More about this marker. In the 1980s I picked up a publication entitled, "Brief History of Wood County, Ohio." With regards to the Portage Stockade and General Hull's march on Detroit through Wood County it states the following: "About the middle of June, 1812, this little settlement was set astir by the arrival of General William Hull with two thousand troups on his way to Detroit. He had come up from Dayton and in order to guard their line of communications had constructed Fort McArthur in Harding County. Findlay on the Blanchard River, a small stockade on the north branch of the Portage, called Fort Portage. These were but temporary defenses and were garrisoned by a few men under petty officers.
The route over which they came was Wood County's pioneer road from north to south and was such miserable excuse for a road that the early settlers called it "Hull Trace."....The army trail entered now Wood County
All of that being said, this particular historical marker is part of the Ohio Revolutionary Memorial Trail series (type C) which was put in place in 1930 to celebrate the 150th anniversary of the Ohio's Revolutionary War era Battle of Piqua, by the Ohio Revolutionary Memorial Commission.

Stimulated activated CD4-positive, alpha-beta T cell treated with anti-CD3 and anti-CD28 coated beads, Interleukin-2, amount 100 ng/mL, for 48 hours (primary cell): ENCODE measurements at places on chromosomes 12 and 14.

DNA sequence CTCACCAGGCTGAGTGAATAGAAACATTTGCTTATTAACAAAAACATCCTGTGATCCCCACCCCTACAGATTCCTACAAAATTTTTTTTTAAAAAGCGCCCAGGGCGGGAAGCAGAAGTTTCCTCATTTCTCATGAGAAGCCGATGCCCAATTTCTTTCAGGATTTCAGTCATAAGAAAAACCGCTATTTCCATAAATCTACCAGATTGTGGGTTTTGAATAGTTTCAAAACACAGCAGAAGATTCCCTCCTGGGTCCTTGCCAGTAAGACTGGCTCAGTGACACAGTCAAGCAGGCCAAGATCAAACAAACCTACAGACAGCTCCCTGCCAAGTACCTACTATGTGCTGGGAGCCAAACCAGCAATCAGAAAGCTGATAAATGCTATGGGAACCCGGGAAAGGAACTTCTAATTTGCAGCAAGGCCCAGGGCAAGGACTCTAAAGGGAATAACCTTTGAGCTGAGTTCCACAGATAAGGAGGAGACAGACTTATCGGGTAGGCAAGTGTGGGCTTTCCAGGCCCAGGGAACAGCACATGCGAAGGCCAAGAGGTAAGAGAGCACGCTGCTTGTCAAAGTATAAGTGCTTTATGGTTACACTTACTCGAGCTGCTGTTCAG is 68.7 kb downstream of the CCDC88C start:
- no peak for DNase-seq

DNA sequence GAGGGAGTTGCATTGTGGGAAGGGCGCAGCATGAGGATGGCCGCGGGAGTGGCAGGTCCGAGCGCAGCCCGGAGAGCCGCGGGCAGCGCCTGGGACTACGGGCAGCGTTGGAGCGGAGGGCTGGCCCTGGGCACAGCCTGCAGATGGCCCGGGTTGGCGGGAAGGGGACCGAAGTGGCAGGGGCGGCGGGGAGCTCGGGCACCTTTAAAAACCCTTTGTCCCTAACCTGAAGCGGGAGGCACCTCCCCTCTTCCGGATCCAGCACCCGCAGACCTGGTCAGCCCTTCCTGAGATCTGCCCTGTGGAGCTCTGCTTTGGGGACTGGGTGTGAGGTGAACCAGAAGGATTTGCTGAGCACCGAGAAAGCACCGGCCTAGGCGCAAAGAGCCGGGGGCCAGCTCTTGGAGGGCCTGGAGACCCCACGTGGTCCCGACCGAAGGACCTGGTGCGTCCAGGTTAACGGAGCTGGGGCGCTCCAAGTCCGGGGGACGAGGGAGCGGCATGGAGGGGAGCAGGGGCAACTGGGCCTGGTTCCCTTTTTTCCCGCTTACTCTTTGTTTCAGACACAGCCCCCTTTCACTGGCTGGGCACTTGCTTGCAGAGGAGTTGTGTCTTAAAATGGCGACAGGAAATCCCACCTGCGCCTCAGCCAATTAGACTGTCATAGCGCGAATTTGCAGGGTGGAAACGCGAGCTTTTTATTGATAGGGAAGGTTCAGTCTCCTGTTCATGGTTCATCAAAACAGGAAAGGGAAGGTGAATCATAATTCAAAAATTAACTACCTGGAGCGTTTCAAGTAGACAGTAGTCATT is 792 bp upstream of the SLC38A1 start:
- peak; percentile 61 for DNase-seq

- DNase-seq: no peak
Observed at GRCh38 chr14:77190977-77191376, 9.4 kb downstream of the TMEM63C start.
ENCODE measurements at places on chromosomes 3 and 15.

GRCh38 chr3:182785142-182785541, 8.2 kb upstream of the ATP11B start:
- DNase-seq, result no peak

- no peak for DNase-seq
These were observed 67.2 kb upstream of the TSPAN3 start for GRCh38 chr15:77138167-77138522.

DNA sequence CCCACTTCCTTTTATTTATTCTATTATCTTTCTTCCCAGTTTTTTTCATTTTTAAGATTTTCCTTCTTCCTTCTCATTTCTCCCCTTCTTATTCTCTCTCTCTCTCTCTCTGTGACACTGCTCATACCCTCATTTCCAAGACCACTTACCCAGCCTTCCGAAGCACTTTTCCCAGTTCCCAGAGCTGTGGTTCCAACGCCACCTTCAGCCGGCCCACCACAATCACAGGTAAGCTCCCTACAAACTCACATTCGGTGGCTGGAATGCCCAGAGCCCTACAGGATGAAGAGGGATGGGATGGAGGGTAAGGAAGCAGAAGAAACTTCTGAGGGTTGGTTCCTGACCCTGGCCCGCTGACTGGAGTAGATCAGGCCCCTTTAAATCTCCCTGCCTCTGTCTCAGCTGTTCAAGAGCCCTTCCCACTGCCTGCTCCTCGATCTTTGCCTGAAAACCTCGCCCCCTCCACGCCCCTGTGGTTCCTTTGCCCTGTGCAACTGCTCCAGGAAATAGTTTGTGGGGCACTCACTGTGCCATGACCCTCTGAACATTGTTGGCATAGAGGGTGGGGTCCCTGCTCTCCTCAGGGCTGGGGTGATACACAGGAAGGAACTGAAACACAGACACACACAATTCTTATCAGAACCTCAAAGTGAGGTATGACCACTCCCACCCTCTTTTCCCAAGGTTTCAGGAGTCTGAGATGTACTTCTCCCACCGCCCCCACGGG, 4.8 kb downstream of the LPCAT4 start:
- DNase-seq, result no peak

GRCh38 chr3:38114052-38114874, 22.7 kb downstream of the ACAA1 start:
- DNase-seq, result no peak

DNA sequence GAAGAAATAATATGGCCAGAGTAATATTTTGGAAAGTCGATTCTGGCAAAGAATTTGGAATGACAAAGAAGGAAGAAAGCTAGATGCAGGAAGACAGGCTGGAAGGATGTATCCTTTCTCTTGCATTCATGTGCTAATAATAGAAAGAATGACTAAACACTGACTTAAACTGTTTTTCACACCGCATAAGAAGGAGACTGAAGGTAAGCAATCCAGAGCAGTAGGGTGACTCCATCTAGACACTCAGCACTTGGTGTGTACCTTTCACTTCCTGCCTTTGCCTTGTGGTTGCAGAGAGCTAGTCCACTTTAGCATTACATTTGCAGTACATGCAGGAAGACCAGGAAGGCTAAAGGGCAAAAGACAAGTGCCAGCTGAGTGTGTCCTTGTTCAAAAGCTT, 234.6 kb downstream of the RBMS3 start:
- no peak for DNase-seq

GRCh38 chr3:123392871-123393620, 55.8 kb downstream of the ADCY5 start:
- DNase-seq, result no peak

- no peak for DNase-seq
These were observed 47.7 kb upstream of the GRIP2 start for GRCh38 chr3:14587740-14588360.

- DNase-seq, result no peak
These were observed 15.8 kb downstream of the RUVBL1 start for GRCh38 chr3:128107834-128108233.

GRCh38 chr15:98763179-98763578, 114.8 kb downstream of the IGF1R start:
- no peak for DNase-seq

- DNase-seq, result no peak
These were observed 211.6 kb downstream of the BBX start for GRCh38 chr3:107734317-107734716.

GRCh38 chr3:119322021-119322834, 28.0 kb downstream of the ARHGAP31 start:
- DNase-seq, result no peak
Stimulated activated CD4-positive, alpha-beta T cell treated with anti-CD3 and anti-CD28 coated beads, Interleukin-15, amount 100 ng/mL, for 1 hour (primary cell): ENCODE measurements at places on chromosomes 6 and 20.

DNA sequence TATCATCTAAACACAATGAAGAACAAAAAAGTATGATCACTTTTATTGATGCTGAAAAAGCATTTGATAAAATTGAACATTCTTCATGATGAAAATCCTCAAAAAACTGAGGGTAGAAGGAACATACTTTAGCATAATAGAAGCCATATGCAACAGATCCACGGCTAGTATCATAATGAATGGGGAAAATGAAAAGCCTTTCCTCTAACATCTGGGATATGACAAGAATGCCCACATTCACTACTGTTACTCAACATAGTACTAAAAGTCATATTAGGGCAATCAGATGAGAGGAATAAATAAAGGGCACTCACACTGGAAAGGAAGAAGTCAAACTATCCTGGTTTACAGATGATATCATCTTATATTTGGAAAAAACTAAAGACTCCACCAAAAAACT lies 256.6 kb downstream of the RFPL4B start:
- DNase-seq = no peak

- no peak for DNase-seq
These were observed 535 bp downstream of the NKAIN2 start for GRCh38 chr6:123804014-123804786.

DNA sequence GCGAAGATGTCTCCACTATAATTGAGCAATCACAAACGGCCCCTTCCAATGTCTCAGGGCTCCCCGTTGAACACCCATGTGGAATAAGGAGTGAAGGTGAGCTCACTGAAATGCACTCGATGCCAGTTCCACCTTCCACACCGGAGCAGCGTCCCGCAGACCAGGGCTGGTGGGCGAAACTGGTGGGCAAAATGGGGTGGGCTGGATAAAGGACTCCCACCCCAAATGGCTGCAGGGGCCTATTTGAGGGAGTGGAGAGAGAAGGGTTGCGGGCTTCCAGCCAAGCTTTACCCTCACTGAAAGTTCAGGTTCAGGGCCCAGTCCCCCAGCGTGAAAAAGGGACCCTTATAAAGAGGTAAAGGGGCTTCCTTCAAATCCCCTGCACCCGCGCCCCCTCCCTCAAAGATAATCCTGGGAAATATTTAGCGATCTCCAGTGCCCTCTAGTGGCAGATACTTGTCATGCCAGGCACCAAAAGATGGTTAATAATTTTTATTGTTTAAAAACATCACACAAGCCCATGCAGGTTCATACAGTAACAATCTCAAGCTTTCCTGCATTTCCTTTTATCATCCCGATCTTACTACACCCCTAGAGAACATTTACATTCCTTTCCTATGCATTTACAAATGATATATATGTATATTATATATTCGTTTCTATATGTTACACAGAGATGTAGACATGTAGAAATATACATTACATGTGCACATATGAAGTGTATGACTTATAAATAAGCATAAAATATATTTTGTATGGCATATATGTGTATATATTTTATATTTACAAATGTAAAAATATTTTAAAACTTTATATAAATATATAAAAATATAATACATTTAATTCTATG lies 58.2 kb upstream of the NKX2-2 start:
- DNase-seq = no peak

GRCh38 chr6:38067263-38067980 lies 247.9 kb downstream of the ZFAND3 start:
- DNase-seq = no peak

In order to accomplish this, in 1929 the state of Ohio created the Ohio Revolutionary Memorial Commission, and then in 1930 this commission created 22 military trails, throughout western Ohio, between Cincinnati, Ohio on the state's southern border and Toledo, Ohio on the state's northern border. Each of these military trails represented the routes, or trails, used by military leaders during either the Revolutionary War, the Indian Wars of 1790 to 1795, or the War of 1812. Each of these military routes connected various related historical sites, that were marked with Ohio Revolutionary Memorial Commission (type C) markers, along each of the military trails.